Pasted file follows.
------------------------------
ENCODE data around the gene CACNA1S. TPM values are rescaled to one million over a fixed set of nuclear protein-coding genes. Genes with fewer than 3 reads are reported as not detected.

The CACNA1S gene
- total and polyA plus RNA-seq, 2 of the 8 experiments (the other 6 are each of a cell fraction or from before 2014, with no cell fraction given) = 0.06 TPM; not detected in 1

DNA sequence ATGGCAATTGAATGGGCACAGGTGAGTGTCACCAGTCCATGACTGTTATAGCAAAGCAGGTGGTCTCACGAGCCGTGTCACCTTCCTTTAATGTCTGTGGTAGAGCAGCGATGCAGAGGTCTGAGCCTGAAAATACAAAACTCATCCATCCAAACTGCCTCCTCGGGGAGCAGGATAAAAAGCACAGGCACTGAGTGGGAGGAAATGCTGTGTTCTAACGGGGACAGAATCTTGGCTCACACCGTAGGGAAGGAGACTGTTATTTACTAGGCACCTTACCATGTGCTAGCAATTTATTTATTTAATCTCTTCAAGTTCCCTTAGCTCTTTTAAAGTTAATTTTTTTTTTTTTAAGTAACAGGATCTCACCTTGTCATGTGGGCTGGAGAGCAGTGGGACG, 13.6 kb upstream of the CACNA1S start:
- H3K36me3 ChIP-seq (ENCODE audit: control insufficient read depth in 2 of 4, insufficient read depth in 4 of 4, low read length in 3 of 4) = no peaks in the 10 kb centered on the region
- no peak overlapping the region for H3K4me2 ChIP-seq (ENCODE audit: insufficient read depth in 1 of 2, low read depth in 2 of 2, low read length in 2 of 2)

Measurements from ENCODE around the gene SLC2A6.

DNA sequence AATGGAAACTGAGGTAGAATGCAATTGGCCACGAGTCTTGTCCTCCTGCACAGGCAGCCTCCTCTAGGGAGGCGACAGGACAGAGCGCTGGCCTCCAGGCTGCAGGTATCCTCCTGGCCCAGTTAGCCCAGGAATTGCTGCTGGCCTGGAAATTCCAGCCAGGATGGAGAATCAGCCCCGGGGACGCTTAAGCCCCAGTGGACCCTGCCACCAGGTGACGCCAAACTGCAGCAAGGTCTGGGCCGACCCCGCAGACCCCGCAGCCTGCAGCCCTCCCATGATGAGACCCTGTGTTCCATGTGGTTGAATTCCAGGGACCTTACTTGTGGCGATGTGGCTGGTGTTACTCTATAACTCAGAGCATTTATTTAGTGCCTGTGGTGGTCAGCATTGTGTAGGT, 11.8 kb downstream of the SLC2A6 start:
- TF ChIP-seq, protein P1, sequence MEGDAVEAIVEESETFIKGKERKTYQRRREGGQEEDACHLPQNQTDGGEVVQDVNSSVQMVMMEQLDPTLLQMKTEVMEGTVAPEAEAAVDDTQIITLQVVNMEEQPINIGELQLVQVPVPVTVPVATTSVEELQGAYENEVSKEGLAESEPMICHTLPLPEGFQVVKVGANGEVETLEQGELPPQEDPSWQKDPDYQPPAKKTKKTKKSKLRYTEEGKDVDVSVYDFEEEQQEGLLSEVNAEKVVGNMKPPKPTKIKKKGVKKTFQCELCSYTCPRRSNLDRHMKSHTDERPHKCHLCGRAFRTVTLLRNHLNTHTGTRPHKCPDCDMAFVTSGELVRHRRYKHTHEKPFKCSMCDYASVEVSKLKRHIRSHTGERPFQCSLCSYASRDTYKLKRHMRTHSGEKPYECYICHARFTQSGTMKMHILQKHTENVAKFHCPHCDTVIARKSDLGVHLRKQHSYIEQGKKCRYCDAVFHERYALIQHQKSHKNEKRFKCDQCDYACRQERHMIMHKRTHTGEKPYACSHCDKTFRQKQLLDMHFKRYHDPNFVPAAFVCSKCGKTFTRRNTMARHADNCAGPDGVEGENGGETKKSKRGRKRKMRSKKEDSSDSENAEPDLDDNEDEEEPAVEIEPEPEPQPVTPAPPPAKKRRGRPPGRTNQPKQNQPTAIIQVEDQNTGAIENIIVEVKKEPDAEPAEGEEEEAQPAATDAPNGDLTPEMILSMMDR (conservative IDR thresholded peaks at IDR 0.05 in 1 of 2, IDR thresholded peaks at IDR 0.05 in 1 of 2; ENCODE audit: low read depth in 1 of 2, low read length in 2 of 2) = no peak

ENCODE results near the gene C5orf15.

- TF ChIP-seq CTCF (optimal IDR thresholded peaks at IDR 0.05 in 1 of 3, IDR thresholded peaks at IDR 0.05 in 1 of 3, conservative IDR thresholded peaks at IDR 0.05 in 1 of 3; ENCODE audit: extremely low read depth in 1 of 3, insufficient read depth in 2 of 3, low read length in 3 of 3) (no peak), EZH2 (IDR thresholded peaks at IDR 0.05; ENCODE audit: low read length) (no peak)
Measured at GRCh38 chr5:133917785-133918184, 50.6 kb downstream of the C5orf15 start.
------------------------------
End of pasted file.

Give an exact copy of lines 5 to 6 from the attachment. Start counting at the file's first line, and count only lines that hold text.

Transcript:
- H3K36me3 ChIP-seq (ENCODE audit: control insufficient read depth in 2 of 4, insufficient read depth in 4 of 4, low read length in 3 of 4) = no peaks in the 10 kb centered on the region
- no peak overlapping the region for H3K4me2 ChIP-seq (ENCODE audit: insufficient read depth in 1 of 2, low read depth in 2 of 2, low read length in 2 of 2)